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Restaurant closing a dark Day for Las Cruces


Since people heard about the today’s closing of Day’s Hamburgers everyone, it seems, has a story about the restaurant that’s been a fixture in Las Cruces since 1932.

“It’s been great hearing all the stories,” said Deney-Rae Evans, the fourth-generation owner of Day’s. Her great-grandmother Mary-Ann Day started the burger-and-burrito operation 91 years ago.

There are lots of pieces to Evans’ own story, and why she’s closing the downtown restaurant. Many are financial, some are practical, and one is physical: She’s simply burned out.

I recently heard Max Bower, owner of the Amador restaurants downtown, refer to the pandemic as “the war.” We’ve all gone through the war, but few earned as many battle scars as restaurant owners.

Evans is no exception. We all know the struggles of finding dependable employees since Covid. Online employment apps, such as Indeed, can help, but they can be pricey. Evans said as much as $500 a month which, on her budget, can break a month.

Rents, road construction, parking lot issues, rising interest rates, high and fluctuating food costs. All of these have been hurdles over and above staffing for Evans.

Those are the bad things.

Then there are the good things.

The day I visited Evans and her team, I met Rosie Armendariz, who has worked at Day’s for more than 40 years. She was making patties -- just as Mary-Ann Day did back in the day -- from fresh ground beef. Armendariz worked from a 10-pound package of beef, rounding it into future Great Day burgers.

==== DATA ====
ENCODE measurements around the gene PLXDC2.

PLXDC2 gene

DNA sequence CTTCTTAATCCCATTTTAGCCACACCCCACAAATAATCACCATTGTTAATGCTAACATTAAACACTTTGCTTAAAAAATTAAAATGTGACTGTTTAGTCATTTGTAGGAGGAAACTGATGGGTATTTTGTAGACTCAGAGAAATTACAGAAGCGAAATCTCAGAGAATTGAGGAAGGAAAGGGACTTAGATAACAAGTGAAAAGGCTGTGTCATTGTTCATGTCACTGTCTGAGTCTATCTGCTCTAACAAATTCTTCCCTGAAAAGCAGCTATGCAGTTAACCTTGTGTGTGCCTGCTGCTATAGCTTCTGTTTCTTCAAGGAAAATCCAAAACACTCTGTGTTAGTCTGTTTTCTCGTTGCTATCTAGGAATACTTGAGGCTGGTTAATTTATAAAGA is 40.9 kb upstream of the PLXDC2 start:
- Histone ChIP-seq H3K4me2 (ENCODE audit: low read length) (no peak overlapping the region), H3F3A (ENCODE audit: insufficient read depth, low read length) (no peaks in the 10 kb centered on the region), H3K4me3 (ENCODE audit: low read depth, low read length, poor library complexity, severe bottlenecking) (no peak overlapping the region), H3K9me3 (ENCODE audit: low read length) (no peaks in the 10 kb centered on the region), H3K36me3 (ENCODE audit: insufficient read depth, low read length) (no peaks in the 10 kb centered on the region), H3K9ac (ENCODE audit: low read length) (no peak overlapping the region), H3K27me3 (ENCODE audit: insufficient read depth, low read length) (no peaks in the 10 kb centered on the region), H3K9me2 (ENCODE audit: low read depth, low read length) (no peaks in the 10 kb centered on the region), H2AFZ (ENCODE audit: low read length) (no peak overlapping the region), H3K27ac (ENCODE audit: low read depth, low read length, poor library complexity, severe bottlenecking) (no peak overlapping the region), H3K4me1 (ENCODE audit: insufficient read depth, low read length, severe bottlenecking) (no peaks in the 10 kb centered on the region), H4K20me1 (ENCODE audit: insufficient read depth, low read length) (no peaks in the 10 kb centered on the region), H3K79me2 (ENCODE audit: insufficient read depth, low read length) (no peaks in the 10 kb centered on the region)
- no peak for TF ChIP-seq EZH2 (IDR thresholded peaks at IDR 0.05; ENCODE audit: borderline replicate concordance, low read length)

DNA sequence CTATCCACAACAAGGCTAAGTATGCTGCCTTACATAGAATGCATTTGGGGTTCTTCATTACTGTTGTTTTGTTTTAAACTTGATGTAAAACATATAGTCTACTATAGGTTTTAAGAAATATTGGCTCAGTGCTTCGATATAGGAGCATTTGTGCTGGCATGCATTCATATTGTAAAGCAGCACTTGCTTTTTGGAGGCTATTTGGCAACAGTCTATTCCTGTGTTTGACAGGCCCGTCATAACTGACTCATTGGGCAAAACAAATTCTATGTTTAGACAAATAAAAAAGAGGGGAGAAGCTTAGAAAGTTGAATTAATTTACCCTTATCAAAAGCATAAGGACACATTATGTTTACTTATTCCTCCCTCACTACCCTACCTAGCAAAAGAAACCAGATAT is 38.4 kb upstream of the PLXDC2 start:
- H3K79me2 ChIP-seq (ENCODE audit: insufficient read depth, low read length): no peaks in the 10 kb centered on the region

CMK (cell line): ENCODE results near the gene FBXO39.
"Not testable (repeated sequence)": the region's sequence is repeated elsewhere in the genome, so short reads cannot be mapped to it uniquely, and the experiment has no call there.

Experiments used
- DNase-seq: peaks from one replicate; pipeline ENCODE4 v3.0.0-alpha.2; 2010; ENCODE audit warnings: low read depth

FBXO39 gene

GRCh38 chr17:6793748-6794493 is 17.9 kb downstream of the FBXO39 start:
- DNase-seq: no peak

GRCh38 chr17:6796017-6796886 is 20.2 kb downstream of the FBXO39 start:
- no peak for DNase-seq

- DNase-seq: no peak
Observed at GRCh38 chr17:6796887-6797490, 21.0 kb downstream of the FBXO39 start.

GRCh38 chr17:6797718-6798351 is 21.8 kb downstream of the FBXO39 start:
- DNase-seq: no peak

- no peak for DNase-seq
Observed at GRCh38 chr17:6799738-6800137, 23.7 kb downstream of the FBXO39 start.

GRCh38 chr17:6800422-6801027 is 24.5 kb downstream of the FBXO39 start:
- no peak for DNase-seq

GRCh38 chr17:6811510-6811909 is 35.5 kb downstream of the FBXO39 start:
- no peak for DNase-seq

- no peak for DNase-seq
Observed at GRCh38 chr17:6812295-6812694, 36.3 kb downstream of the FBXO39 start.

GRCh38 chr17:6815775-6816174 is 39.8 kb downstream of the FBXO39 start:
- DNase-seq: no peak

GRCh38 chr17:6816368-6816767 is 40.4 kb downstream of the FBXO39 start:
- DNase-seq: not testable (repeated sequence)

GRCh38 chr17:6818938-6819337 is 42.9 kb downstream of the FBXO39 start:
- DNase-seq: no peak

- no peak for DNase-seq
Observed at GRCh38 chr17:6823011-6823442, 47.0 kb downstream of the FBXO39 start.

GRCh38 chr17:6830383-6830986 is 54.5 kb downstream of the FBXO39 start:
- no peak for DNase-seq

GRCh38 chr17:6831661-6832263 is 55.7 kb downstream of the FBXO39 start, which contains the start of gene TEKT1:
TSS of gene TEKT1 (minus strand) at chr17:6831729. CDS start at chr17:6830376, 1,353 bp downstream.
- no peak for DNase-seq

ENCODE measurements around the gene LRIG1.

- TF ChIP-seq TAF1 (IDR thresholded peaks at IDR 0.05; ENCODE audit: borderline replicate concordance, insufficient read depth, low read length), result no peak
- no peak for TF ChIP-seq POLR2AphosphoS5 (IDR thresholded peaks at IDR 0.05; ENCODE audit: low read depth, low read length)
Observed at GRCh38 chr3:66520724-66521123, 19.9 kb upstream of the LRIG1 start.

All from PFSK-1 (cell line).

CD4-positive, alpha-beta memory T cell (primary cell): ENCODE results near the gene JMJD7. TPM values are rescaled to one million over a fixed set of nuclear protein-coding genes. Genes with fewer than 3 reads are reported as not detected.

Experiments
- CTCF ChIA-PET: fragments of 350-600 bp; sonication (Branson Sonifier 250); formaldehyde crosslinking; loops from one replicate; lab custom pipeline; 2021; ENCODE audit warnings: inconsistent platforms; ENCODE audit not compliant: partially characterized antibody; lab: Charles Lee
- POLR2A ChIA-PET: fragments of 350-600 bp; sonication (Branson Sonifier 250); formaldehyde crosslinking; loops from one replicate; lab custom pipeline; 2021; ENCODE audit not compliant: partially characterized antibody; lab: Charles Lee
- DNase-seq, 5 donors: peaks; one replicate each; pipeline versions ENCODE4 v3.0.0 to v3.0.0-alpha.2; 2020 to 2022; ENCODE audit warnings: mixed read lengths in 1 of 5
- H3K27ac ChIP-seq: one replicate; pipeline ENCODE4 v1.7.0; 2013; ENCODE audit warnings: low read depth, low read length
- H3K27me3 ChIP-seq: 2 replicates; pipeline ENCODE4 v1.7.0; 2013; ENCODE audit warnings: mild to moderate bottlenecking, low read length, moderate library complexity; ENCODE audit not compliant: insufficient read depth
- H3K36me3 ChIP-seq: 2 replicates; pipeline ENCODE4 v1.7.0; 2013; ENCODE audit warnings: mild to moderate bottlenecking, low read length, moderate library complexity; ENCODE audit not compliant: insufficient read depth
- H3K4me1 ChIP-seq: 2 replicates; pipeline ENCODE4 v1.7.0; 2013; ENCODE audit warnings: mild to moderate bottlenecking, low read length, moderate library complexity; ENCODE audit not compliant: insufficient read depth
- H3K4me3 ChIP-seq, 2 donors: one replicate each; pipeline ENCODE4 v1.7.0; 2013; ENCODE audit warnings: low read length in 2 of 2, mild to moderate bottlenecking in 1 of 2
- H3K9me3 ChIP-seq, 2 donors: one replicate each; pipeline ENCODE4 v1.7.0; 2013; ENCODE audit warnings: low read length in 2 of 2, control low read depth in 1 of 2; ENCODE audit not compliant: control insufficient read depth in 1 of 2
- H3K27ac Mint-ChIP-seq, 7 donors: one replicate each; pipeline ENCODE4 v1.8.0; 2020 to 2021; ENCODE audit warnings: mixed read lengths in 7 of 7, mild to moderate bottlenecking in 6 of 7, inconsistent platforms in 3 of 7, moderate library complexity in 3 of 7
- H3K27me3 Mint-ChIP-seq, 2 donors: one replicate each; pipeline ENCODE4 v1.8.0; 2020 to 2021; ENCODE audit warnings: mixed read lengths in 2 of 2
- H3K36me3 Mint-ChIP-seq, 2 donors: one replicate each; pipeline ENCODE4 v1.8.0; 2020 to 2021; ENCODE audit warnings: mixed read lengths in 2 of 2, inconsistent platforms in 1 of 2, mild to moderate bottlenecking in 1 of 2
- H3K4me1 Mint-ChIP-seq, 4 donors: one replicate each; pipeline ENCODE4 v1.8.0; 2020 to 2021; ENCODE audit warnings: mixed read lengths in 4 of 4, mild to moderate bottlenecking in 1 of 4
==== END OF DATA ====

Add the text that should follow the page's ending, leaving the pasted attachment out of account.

“How do you know how big to make them?” I asked.

“Well, you do something for 40 years, you get the hang of it,” Armendariz said. “Just like meatballs for spaghetti.”

I looked and, indeed, they all looked exactly the same size. She knocked out that bag in just a few minutes.

Next up the line was Verina Matruino, who took Armendariz’s perfect meatballs, plopped them on the griddle, and mashed them flat with a spatula. Matruino also gave me the secret of the green sauce that adorns a proper Great Day burger. I won’t divulge the recipe because, like many Las Crucens, I’m hoping there’s a back door, and Evans might re-open.

“Right now, I’m really burned out,” Evans said. “But I haven’t ruled anything out as far as the future.”

The most likely scenario, she said, would be re-surfacing in the form of a food truck. With that, she could work the hours she wanted, not have to worry about rent, capitalize on the growing number of events in Las Cruces, and not be tied down to a specific location.

And my Day’s story?

Well, there was the time I ate seven Day’s burgers at one sitting. Yes, it was part of a burger-eating contest in the parking lot. And, yes, the burgers were slightly smaller than the Great Day. And, no, I did not win the contest.

It was part of the Las Cruces Green Chamber of Commerce’s Construction Comadres y Compadres campaign a few years ago, which featured entertaining events at local businesses adversely affected by multiple construction projects.

My friend George Vescovo won the contest. He only ate six, but he did so before the buzzer went off, when I was only on burger No. 5. Everybody congratulated George, but I stayed at the table, because there were still two Day’s burgers in front of me. One by one, everyone left, leaving me alone, finishing off those incomparable Day’s burgers.

I hope I get the chance to have some more again. But maybe I don’t need seven.